I just completed a volume of fictionalized poems, and short stories related to my thirty-two years as a guidance counselor in the Boston Public Schools. The book title is "In The Trenches: The Voice of A Guidance Counselor". I attempt to capture some of nuances of what its like to be a person set out to help guide youth, and ended up learning so much about my own life through their uncensored lives and disclosure. The students have presented to me their lives and it has changed mine!
Who are your favorite authors?
I have new ones and old ones. My latest find is Jesmyn Ward, an extraordinary non-fiction writer out of Mississippi, there is Dr. Michael Eric Dyson, a pastor who can preach through the book, and poetry runs the gamut, late writers still steal my soul, and I re-read them for their intensity, Assotto Saint, Essex Hemphill, Joseph Beam, Thomas Grimes, and my dearly soul-mated writer friend Roy Gonsalves. This writers and there are more, keep me writing.
What inspires you to get out of bed each day?
I have a tremendous amount of respect for my partner of thirty-six years, Joseph Jackson, who is always so motivating and encouraging. He wakes up with a mission to do something better than the previous day. I try to follow suit. We are able to grow once we know its about how we interact with others, give of self, unselfishly, and never be afraid of the challenges we have to face. I also know in some way shape or form, I'll find something to write about. To get out of bed is a duty, each day is literally and figuratively a gift!
When you're not writing, how do you spend your time?
I am a consciously aware sixth-six year old person that knows now that exercising is a important key to staying healthy. So, I am doing something physical each and every day; from the gym to a walk. I enjoy reading, going out with my Joseph, and friends and family to movies, and dinner. I am also involved in my twenty-eighth year with the AIDS Action Committee (AAC) of Massachusetts. I serve as a volunteer on the AAC's Bayard Rustin Community Breakfast. This iconic event brings together yearly LGBTQ communities of color and their allies for the purpose of empowering us all in our quest to find a cure regarding HIV/AIDS. We use the tenets of social justice and social change articulated by the later civil rights gay activist Bayard Rustin as our motivation.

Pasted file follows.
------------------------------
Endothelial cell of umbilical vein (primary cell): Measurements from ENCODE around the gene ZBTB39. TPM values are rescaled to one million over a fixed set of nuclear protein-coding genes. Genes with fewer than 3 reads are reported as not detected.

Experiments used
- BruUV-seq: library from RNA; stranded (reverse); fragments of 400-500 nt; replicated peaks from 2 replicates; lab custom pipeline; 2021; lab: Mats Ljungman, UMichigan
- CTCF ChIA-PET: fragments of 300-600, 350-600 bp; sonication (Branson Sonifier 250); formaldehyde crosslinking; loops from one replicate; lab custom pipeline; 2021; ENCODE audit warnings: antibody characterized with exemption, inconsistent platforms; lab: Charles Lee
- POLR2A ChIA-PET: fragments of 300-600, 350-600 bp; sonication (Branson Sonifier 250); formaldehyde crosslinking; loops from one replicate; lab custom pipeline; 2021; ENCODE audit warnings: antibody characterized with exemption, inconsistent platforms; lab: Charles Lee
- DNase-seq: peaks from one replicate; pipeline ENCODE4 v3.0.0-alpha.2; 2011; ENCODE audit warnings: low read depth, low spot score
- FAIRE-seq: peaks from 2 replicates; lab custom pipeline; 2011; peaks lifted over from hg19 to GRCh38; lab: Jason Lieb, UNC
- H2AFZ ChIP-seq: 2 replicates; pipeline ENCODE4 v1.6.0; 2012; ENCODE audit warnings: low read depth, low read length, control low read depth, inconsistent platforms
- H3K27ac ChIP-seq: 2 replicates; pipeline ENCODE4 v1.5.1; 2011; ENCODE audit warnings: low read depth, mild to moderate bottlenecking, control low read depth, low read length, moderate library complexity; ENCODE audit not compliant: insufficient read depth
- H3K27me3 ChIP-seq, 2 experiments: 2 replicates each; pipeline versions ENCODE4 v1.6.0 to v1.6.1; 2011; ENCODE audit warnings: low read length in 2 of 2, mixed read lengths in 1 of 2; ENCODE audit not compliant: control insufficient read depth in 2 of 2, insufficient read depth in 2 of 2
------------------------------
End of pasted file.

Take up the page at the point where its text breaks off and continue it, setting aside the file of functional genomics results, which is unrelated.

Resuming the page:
How do you discover the ebooks you read?
Honesty, this will be my first time exploring eBooks. I am a neophyte as it reading to this form of social media. I am also attempting On-Demand-Publishing (CreateSpace) for the very first time. I am on a new learning curve so to speak.
Do you remember the first story you ever wrote?
It was something related to Nathaniel Hawthorne, possibly the "Scarlet Letter".
What is your writing process?
Now, that I am retired, thank-you, I attempt to write something every other day. I am usually inspired to write once I experience something emotional either to me or some.
Do you remember the first story you ever read, and the impact it had on you?
It was quite cute, something about a mother and father taking trip with their four kids from New York to California in a car. There were six of us in my immediate family and we never went on a long trip. I wish I could remember the title. But, the whole notion of a family traveling together was out of sync for me. It is has me appreciate more family gatherings late in life.